Groff’s trademarkworthy sentences bring vivid buoyancy to a magisterial story.

Pub Date: Sept. 7, 2021

ISBN: 978-1-59463-449-9

Page Count: 272

Publisher: Riverhead

Review Posted Online: June 16, 2021

Kirkus Reviews Issue: July 1, 2021

Did you like this book?

No Comments Yet

A compelling portrait of a marriage gone desperately sour.

Reader Votes

  • Readers Vote
  • 12

Our Verdict

  • Our Verdict
  • GET IT

  • New York Times Bestseller

THE MYSTERY OF MRS. CHRISTIE

In December 1926, mystery writer Agatha Christie really did disappear for 11 days. Was it a hoax? Or did her husband resort to foul play?

When Agatha meets Archie on a dance floor in 1912, the obscure yet handsome pilot quickly sweeps her off her feet with his daring. Archie seems smitten with her. Defying her family’s expectations, Agatha consents to marry Archie rather than her intended, the reliable yet boring Reggie Lucy. Although the war keeps them apart, straining their early marriage, Agatha finds meaningful work as a nurse and dispensary assistant, jobs that teach her a lot about poisons, knowledge that helps shape her early short stories and novels. While Agatha’s career flourishes after the war, Archie suffers setback after setback. Determined to keep her man happy, Agatha finds herself cooking elaborate meals, squelching her natural affections for their daughter (after all, Archie must always feel like the most important person in her life), and downplaying her own troubles, including her grief over her mother's death. Nonetheless, Archie grows increasingly morose. In fact, he is away from home the day Agatha disappears. By the time Detective Chief Constable Kenward arrives, Agatha has already been missing for a day. After discovering—and burning—a mysterious letter from Agatha, Archie is less than eager to help the police. His reluctance and arrogance work against him, and soon the police, the newspapers, the Christies’ staff, and even his daughter’s classmates suspect him of harming his wife. Benedict concocts a worthy mystery of her own, as chapters alternate between Archie’s negotiation of the investigation and Agatha’s recounting of their relationship. She keeps the reader guessing: Which narrator is reliable? Who is the real villain?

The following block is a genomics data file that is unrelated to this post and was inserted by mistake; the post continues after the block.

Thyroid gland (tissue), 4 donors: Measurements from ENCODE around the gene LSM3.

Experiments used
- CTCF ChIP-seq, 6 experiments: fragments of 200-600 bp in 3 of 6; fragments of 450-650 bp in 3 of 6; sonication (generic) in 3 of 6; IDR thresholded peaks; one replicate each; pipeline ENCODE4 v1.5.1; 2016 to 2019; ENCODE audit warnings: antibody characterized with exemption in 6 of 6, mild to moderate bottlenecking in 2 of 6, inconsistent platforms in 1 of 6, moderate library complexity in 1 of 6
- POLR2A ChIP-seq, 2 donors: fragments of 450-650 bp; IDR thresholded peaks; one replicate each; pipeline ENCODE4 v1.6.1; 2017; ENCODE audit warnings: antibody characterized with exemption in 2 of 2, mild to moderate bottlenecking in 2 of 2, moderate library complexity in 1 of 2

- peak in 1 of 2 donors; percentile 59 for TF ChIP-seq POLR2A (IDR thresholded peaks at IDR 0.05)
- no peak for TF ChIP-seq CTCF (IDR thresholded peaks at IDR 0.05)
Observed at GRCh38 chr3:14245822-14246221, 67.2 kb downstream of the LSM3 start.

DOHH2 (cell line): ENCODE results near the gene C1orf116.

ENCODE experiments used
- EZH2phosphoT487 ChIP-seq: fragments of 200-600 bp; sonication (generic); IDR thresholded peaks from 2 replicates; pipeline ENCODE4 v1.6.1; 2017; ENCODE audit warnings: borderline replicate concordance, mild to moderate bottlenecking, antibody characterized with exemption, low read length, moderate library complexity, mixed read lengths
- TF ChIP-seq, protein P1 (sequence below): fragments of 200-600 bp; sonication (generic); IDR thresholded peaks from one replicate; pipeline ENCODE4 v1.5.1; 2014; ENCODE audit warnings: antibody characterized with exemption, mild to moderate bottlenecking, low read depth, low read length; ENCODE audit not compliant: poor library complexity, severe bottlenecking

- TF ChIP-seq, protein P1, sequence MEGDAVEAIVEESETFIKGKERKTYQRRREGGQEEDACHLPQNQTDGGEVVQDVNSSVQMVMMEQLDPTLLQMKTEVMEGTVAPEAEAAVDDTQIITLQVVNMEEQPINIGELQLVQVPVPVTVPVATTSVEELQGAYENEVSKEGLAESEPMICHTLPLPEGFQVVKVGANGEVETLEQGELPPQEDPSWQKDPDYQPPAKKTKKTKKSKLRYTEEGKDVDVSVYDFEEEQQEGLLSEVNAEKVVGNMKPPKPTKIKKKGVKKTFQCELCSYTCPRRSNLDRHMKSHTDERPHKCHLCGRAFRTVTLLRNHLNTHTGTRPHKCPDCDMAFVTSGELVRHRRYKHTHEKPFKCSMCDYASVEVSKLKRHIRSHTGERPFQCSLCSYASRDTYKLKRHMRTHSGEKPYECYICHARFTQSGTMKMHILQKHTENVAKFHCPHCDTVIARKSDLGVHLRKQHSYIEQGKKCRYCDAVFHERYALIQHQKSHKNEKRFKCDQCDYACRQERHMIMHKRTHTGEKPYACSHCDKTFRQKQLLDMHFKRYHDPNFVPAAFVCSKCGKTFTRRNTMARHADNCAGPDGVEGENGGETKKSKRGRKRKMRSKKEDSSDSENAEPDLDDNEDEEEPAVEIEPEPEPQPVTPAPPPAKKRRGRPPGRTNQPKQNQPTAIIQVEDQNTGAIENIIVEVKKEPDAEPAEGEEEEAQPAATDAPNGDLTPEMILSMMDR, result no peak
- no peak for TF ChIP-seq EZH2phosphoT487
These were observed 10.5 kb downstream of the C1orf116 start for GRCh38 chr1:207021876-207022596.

A compelling portrait of a marriage gone desperately sour.

Pub Date: Dec. 29, 2020

ISBN: 978-1-4926-8272-1

Page Count: 288

Publisher: Sourcebooks Landmark

Review Posted Online: Sept. 30, 2020

Kirkus Reviews Issue: Oct. 15, 2020

Did you like this book?

more